Following her highly anticipated book release, Wendy Mitchell, an Alzheimer’s Society ambassador, reflects on sharing her dementia diagnosis with her NHS colleagues. In case you missed it, read exclusive excerpts from Wendy’s new book in part one.
It became apparent that my team at work would soon realise things weren’t right. I couldn’t hide it much longer. I had to tell them, but how?
I’d recently become a Dementia Friends Champion, and one day the ideal screensaver appeared on everyone’s screen. It was all about Dementia Awareness. Obviously, this was relating to patients but gave me the ideal opportunity to deliver a Dementia Friends session to the whole team. When it appeared in their calendar, they would simply think it was in relation to everything else going on in the hospital. The ideal opportunity.
Delivering a Dementia Friends session
I remember feeling nervous. I remember the small room filled with all eyes on me. I remember feeling hot and uncomfortable. But I started off with the Bingo session to relax everyone and laughter and the need to win overtook any concerns they had when they walked in.
Next, I remember going through the Bookcase Analogy and thoughtful eyes suddenly appearing on faces. It was at the end of the session that I told them: “The reason I’ve taken you through a Dementia Friends session is because I’ve been diagnosed with young-onset dementia and now need all your help.”
You could hear the tumbleweed rolling and eyes appeared downcast and confused. The animated group that had walked into the session now appeared sad and thoughtful. I knew they needed time to digest the information and talk among themselves. Before I left for the day, I sent them all an email saying that my door was always open and if they had any questions to simply ask me. I left feeling exhausted but it was now all out in the open, and I just knew my team would come good.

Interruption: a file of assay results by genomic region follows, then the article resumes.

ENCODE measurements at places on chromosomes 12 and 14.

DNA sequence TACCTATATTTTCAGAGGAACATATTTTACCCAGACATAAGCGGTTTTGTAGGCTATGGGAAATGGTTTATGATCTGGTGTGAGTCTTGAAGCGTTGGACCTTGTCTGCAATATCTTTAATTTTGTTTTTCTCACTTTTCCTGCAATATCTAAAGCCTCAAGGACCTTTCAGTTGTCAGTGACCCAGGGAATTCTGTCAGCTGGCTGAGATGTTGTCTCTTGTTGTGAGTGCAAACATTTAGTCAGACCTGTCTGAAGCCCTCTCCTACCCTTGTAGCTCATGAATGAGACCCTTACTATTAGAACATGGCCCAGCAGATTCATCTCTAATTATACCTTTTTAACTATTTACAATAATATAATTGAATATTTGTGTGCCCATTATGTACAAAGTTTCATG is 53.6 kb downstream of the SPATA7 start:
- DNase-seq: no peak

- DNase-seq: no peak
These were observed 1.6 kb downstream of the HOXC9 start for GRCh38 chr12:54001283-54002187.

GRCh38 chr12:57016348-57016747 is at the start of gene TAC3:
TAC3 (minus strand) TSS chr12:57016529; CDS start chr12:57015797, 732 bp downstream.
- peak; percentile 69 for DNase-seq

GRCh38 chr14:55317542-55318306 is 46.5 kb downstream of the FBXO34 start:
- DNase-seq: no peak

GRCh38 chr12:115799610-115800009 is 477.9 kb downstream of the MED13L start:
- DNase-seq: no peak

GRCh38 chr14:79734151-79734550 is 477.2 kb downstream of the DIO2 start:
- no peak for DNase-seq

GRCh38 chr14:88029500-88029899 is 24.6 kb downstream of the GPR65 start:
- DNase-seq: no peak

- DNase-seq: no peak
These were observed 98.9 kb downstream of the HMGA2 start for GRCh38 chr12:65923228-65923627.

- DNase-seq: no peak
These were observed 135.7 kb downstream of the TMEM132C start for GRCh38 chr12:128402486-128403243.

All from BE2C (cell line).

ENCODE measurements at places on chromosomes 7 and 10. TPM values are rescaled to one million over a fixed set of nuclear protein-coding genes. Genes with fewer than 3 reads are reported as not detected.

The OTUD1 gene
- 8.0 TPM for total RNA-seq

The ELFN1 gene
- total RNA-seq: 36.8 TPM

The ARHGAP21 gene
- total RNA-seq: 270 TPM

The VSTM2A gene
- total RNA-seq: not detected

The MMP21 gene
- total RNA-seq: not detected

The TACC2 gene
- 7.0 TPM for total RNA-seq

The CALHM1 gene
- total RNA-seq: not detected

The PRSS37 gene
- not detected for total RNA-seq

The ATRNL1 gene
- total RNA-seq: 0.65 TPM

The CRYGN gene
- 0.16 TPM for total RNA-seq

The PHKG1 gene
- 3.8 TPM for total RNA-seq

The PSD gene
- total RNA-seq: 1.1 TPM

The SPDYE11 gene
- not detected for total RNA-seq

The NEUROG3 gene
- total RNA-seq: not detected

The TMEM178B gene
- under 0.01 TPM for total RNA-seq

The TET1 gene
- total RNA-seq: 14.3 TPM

Care and concern from colleagues
The next morning, I was overwhelmed by their concern, questions and suggestions for how they could help me. By being honest with them, I knew, from the relationship we had, that they would be there for me.
No one tells you how to break the news to work colleagues. It’s one support that should be given to any staff member going through the same as I did. The Human Resources (HR) team should have supported me on how to deliver the news. Hopefully things may have changed a little for the best now.
There’s no point in keeping it a secret otherwise colleagues will only make up their own stories of why you’re struggling and may be less supportive. No one should be ashamed of having dementia – it’s a complex brain disease so why on earth should we be ashamed? But employers need to help and support staff in this often difficult situation.
Once people understand WHY something is happening, you’ll be surprised how supportive and helpful those around you can be, just like my wonderful team. And for those who aren’t, well that’s their problem and employers should, again, step in and speak out for the person with dementia.
- Wendy’s book, Somebody I used to know, is now available in the Alzheimer’s Society shop. 100 per cent of our profits go straight back into our work, supporting people affected by dementia and ultimately finding a cure.
- Read Wendy’s blog on living with dementia, Which Me Am I Today? Follow her on Twitter @WendyPMitchell.